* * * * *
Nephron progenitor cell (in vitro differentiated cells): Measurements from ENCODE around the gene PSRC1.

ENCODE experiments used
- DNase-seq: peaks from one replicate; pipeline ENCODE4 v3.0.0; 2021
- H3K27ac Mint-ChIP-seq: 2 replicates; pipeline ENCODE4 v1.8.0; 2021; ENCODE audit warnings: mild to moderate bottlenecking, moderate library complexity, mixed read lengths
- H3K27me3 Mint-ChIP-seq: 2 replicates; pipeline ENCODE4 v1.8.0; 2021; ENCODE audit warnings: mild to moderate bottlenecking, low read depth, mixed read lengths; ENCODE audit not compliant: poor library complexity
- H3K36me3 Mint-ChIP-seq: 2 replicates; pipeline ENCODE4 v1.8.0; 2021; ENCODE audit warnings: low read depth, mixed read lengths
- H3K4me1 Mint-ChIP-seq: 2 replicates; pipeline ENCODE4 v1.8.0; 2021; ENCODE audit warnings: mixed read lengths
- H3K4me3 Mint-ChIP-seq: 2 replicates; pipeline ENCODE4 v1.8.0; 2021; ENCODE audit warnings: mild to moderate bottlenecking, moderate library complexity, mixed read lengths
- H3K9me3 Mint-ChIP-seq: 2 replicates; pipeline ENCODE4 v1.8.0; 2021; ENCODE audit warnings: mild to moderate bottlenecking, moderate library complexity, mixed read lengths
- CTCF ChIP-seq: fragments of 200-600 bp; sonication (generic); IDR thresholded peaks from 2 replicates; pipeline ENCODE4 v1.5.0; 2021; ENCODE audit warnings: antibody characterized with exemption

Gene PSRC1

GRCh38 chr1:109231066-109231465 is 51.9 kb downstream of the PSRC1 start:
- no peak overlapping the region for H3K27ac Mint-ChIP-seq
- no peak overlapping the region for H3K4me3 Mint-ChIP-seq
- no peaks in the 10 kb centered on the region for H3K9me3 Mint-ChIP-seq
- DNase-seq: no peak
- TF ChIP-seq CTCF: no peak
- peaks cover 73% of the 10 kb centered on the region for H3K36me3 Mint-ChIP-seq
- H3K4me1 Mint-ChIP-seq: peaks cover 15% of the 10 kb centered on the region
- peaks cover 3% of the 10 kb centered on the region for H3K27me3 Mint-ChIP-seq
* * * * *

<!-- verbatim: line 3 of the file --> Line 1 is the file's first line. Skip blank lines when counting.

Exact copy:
- DNase-seq: peaks from one replicate; pipeline ENCODE4 v3.0.0; 2021